The End of Theory: The Data Deluge Makes the Scientific Method Obsolete by Chris Anderson
So proclaimed statistician George Box 30 years ago, and he was right. But what choice did we have? Only models, from cosmological equations to theories of human behavior, seemed to be able to consistently, if imperfectly, explain the world around us. Until now. Today companies like Google, which have grown up in an era of massively abundant data, don’t have to settle for wrong models. Indeed, they don’t have to settle for models at all.
Speaking at the O’Reilly Emerging Technology Conference this past March, Peter Norvig, Google’s research director, offered an update to George Box’s maxim: “All models are wrong, and increasingly you can succeed without them.”
There is now a better way. Petabytes allow us to say: “Correlation is enough.” We can stop looking for models. We can analyze the data without hypotheses about what it might show. We can throw the numbers into the biggest computing clusters the world has ever seen and let statistical algorithms find patterns where science cannot.
see update, below. Norvig was misquoted, he agrees with Box’s maxim
I must say I am not at all convinced that a new method without theory ready to supplant the existing scientific method. Now I can’t find peter Norvig’s exact words online (come on Google – organize all the world’s information for me please). If he said that using massive stores of data to make discoveries in new ways radically changing how we can learn and create useful systems, that I believe. I do enjoy the idea of trying radical new ways of viewing what is possible.
Practice Makes Perfect: How Billions of Examples Lead to Better Models (summary of his talk on the conference web site):
Related: Will the Data Deluge Makes the Scientific Method Obsolete? – Pragmatism and Management Knowledge – Data Based Decision Making at Google – Seeing Patterns Where None Exists – Manage what you can’t measure – Data Based Blathering – Understanding Data – Webcast on Google Innovation
The Google Way of Science by Kevin Kelly
One example is Google’s translation function, which allows Chinese texts to be translated into English, for example. In Chinese, multiple symbols that mean something on their own can also be combined to create a single word. Google segments Chinese texts by comparing a large amount of Chinese and English versions of the same content to increase the probability that the Chinese characters will match the English words.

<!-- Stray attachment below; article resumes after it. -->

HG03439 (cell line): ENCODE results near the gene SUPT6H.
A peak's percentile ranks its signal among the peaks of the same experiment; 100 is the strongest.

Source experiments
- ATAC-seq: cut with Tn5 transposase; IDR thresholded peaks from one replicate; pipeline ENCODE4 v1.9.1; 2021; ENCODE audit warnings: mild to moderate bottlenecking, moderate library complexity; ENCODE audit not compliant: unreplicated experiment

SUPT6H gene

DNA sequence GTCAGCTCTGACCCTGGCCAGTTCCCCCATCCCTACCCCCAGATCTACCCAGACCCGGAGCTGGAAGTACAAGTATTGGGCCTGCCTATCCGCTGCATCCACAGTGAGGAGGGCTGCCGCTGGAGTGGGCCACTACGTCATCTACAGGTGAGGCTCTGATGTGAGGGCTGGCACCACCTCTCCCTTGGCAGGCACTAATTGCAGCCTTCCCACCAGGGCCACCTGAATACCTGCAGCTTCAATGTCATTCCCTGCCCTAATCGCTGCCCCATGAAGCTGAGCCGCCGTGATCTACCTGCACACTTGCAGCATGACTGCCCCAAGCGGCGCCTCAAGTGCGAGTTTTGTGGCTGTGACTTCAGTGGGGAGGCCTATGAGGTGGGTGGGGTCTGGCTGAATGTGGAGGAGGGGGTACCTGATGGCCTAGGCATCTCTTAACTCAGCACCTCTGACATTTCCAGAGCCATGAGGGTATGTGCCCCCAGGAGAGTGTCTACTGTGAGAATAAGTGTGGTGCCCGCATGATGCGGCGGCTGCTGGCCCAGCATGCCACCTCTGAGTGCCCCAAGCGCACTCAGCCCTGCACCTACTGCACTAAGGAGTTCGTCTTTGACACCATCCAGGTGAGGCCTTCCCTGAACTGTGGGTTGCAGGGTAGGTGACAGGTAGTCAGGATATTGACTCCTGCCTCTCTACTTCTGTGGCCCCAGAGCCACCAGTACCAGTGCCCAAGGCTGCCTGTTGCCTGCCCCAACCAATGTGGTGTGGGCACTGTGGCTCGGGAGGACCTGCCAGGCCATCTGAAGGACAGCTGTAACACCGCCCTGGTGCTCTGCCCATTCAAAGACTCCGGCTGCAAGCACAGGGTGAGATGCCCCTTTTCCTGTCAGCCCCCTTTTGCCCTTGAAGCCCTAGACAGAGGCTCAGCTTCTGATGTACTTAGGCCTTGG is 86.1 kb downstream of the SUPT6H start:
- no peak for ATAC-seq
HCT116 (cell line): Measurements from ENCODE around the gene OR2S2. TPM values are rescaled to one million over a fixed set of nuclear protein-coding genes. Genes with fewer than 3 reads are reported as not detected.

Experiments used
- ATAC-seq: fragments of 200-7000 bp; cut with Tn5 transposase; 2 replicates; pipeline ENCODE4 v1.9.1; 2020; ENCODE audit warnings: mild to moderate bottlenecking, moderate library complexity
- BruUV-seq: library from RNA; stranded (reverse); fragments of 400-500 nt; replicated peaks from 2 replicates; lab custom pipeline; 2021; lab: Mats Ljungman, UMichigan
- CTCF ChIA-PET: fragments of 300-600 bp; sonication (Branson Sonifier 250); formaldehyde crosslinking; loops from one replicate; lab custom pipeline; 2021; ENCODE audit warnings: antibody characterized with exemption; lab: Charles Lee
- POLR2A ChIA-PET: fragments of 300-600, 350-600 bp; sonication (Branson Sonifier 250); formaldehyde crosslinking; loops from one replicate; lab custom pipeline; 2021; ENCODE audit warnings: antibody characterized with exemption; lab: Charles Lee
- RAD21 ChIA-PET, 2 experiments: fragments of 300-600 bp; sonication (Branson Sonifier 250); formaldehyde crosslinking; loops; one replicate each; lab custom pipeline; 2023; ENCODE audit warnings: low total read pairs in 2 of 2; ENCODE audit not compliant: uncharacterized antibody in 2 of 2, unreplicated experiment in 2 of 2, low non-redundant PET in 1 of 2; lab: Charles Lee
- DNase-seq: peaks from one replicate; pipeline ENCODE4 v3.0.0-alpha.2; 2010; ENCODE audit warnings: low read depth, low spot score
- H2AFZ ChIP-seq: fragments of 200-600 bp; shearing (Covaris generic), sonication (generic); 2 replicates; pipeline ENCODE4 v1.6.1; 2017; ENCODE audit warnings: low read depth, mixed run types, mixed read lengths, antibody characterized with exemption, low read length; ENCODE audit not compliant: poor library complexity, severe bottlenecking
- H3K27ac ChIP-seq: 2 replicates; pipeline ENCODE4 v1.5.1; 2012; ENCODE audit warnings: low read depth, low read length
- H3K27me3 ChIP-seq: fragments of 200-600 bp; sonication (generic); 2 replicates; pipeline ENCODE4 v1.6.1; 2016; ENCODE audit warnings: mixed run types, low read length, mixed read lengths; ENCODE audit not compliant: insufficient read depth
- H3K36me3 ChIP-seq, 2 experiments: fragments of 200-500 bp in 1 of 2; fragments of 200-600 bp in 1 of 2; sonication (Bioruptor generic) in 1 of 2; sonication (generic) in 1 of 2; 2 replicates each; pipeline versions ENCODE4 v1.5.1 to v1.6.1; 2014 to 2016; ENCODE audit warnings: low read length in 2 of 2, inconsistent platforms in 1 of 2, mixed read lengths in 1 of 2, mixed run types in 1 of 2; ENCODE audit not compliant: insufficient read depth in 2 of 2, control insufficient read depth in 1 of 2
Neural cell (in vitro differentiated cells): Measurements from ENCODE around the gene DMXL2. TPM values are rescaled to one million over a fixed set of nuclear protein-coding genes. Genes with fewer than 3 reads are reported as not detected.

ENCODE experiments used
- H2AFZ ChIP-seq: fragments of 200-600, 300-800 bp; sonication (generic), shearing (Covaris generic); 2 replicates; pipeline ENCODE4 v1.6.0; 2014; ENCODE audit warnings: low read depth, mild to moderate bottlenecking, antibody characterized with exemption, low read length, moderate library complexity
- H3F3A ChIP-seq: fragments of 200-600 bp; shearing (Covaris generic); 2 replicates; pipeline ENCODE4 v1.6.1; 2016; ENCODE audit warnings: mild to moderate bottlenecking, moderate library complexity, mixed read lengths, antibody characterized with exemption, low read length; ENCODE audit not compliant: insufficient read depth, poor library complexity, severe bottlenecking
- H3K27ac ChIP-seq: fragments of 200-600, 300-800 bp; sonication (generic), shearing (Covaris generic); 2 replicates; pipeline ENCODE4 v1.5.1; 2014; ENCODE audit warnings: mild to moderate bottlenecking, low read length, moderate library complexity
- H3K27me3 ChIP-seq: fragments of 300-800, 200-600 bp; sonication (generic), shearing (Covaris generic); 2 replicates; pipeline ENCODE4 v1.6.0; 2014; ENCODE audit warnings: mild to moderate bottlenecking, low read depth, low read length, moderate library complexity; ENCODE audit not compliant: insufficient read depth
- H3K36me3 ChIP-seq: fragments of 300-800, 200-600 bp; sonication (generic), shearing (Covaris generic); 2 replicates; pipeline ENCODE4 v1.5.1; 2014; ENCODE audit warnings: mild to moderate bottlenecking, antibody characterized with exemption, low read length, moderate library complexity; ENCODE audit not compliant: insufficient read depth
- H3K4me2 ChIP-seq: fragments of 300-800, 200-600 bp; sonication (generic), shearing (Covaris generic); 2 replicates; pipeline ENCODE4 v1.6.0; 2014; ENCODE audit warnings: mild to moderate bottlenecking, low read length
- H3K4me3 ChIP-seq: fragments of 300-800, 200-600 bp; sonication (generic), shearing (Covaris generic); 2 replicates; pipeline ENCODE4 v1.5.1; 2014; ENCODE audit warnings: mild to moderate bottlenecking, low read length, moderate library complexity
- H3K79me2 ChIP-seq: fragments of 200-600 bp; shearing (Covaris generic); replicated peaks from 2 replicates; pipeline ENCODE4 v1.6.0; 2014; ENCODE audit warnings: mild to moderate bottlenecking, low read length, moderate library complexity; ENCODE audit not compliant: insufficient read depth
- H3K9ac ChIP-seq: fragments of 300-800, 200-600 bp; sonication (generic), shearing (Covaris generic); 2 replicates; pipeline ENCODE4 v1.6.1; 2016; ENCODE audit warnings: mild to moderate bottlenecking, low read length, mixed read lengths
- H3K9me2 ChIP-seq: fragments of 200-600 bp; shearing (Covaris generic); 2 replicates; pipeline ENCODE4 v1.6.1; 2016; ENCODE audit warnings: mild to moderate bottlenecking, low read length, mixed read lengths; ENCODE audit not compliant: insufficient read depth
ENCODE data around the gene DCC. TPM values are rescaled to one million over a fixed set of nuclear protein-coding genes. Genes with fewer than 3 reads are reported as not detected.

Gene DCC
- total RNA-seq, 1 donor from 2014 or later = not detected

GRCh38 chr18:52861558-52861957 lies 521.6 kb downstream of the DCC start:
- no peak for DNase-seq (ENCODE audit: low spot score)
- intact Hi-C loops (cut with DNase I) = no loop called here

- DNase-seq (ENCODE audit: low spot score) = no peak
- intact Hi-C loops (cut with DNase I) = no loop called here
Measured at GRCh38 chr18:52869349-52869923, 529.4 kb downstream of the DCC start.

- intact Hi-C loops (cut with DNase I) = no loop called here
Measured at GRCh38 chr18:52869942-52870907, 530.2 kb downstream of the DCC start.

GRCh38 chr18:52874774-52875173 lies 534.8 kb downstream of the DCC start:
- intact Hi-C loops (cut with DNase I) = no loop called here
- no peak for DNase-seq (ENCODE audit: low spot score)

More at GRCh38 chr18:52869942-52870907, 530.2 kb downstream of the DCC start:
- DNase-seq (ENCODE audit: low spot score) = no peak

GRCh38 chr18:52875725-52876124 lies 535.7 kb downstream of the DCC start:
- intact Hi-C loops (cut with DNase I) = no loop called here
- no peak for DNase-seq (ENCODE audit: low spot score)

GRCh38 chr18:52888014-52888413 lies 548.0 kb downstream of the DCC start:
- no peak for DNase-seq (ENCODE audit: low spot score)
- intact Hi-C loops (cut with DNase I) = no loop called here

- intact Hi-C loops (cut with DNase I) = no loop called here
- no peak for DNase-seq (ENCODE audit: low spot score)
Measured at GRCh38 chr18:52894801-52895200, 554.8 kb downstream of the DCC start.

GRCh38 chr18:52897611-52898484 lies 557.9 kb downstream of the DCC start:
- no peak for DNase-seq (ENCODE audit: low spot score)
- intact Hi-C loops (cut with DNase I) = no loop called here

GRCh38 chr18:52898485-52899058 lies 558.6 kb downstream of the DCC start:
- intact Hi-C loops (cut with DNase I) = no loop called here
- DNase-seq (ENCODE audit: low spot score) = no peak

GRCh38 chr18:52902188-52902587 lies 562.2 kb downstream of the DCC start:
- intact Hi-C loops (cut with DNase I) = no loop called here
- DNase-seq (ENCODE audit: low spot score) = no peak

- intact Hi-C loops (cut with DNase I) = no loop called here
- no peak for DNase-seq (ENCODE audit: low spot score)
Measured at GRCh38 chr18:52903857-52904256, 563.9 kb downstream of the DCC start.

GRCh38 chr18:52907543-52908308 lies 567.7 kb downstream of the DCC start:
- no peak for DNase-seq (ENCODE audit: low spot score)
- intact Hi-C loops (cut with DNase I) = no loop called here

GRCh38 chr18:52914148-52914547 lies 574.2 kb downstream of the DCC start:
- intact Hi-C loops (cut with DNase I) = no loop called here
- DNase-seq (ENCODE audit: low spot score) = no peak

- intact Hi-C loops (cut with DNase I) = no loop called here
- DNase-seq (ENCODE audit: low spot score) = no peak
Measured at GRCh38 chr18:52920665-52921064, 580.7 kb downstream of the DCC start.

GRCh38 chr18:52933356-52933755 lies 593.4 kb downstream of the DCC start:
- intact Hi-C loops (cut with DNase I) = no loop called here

www.google.com/corporate, first sentence, September 2008:
Update: Actually, Peter Norvig has posted a correction, he did not say what was quoted:
Is it true that at your ETech presentation in March, you said, in a direct homage to George Box, “All models are wrong, and you don’t need them anyway”? Is that accurate?
Great, I thought–Wired is a publication with integrity and wants to get the facts right. I wrote back:
The quote I used was “essentially all models are wrong, but some are useful”.
The point I was making — and I don’t remember the exact words — was that if the model is going to be wrong anyway, why not see if you can get the computer to quickly learn a model from the data, rather than have a human laboriously derive a model from a lot of thought.
I figured they would either use the quote I gave them, paraphrase it, or drop it completely if it didn’t fit with the point of the story. But when Chris Anderson’s story The End of Theory: The Data Deluge Makes the Scientific Method Obsolete came out in June 2008, there was a fourth possibility that I hadn’t even counted upon: they attributed to me a made-up quote that actually contradicts the reply I gave them:
Peter Norvig, Google’s research director, offered an update to George Box’s maxim: “All models are wrong, and increasingly you can succeed without them.”
To set the record straight: That’s a silly statement, I didn’t say it, and I disagree with it.
The ironic thing is that even the article’s author, Chris Anderson, doesn’t believe the idea. I saw him later that summer at Google and asked him about the article, and he said “I was going for a reaction.” That is, he was being provocative, presenting a caricature of an idea, even though he knew the idea was not really true. That’s a mode I expect from other publications, but it’s not what I want from Wired, and I don’t expect Wired to make up facts to support their caricature.